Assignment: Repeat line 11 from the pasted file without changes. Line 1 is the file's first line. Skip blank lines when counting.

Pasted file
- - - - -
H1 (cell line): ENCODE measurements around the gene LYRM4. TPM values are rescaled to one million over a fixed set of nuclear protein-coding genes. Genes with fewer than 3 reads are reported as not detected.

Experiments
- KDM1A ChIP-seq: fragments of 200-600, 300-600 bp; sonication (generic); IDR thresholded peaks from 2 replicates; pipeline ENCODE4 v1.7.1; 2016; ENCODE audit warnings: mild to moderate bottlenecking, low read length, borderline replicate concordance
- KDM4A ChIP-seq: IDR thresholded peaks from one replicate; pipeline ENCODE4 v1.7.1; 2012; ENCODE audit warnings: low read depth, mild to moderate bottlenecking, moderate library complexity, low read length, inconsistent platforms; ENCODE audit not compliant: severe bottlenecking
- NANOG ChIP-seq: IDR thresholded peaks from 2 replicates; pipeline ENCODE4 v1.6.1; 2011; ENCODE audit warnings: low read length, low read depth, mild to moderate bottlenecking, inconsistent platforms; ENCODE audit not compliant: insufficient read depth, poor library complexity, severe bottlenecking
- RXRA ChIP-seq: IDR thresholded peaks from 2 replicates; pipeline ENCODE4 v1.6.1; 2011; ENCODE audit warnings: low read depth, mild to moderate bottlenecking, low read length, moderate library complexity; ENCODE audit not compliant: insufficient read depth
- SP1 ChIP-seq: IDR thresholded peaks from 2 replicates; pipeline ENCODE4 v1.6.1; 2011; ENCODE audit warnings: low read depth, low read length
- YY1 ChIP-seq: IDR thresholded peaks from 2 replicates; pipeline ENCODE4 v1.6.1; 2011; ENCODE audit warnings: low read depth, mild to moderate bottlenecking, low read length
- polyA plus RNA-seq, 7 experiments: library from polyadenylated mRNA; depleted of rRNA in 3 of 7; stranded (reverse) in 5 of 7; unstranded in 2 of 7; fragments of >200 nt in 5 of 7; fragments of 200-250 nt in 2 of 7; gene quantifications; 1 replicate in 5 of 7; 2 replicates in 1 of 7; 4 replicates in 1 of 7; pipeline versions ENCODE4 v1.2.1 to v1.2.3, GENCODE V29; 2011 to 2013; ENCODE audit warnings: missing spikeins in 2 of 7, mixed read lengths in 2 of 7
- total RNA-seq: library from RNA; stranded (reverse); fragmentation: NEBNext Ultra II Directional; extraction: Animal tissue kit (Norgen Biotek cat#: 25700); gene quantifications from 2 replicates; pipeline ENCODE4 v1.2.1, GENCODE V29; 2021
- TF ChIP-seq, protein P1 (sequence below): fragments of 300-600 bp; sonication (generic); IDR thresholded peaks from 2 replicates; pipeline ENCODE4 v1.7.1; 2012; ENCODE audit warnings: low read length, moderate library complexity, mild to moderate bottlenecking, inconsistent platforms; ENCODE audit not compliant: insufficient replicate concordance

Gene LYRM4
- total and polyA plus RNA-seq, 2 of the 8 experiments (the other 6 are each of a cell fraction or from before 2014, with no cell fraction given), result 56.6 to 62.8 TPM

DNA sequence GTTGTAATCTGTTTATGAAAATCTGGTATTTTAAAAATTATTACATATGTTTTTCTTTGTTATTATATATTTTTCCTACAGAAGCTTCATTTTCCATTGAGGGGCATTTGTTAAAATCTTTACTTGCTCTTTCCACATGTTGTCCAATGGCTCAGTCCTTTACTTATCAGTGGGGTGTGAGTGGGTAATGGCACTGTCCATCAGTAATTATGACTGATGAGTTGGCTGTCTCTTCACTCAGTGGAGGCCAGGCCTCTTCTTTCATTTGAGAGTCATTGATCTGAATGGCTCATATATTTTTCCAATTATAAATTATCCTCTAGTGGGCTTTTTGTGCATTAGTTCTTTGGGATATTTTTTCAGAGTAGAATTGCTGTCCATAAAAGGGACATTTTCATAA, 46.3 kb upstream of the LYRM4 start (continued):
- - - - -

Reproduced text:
- TF ChIP-seq, protein P1 (sequence below): fragments of 300-600 bp; sonication (generic); IDR thresholded peaks from 2 replicates; pipeline ENCODE4 v1.7.1; 2012; ENCODE audit warnings: low read length, moderate library complexity, mild to moderate bottlenecking, inconsistent platforms; ENCODE audit not compliant: insufficient replicate concordance